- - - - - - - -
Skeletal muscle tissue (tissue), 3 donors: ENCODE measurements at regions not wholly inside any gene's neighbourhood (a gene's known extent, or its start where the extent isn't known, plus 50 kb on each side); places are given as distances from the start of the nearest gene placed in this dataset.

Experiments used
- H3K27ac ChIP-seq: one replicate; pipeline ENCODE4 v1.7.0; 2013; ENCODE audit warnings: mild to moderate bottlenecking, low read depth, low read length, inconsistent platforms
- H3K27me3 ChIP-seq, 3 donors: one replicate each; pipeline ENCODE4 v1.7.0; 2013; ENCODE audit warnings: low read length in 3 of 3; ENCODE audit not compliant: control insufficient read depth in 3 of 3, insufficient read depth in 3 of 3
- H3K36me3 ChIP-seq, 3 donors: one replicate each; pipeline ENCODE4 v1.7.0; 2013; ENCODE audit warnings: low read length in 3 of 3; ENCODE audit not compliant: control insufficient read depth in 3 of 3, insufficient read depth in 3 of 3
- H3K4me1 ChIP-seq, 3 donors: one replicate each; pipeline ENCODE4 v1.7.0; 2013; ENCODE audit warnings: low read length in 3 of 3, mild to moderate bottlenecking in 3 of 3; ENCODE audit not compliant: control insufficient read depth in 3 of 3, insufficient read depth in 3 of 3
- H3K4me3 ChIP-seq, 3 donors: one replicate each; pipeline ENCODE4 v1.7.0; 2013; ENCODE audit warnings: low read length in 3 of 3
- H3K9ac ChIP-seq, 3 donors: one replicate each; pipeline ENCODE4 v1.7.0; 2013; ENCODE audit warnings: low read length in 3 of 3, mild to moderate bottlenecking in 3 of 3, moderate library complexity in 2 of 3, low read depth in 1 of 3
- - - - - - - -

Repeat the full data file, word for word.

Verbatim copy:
Skeletal muscle tissue (tissue), 3 donors: ENCODE measurements at regions not wholly inside any gene's neighbourhood (a gene's known extent, or its start where the extent isn't known, plus 50 kb on each side); places are given as distances from the start of the nearest gene placed in this dataset.

Experiments used
- H3K27ac ChIP-seq: one replicate; pipeline ENCODE4 v1.7.0; 2013; ENCODE audit warnings: mild to moderate bottlenecking, low read depth, low read length, inconsistent platforms
- H3K27me3 ChIP-seq, 3 donors: one replicate each; pipeline ENCODE4 v1.7.0; 2013; ENCODE audit warnings: low read length in 3 of 3; ENCODE audit not compliant: control insufficient read depth in 3 of 3, insufficient read depth in 3 of 3
- H3K36me3 ChIP-seq, 3 donors: one replicate each; pipeline ENCODE4 v1.7.0; 2013; ENCODE audit warnings: low read length in 3 of 3; ENCODE audit not compliant: control insufficient read depth in 3 of 3, insufficient read depth in 3 of 3
- H3K4me1 ChIP-seq, 3 donors: one replicate each; pipeline ENCODE4 v1.7.0; 2013; ENCODE audit warnings: low read length in 3 of 3, mild to moderate bottlenecking in 3 of 3; ENCODE audit not compliant: control insufficient read depth in 3 of 3, insufficient read depth in 3 of 3
- H3K4me3 ChIP-seq, 3 donors: one replicate each; pipeline ENCODE4 v1.7.0; 2013; ENCODE audit warnings: low read length in 3 of 3
- H3K9ac ChIP-seq, 3 donors: one replicate each; pipeline ENCODE4 v1.7.0; 2013; ENCODE audit warnings: low read length in 3 of 3, mild to moderate bottlenecking in 3 of 3, moderate library complexity in 2 of 3, low read depth in 1 of 3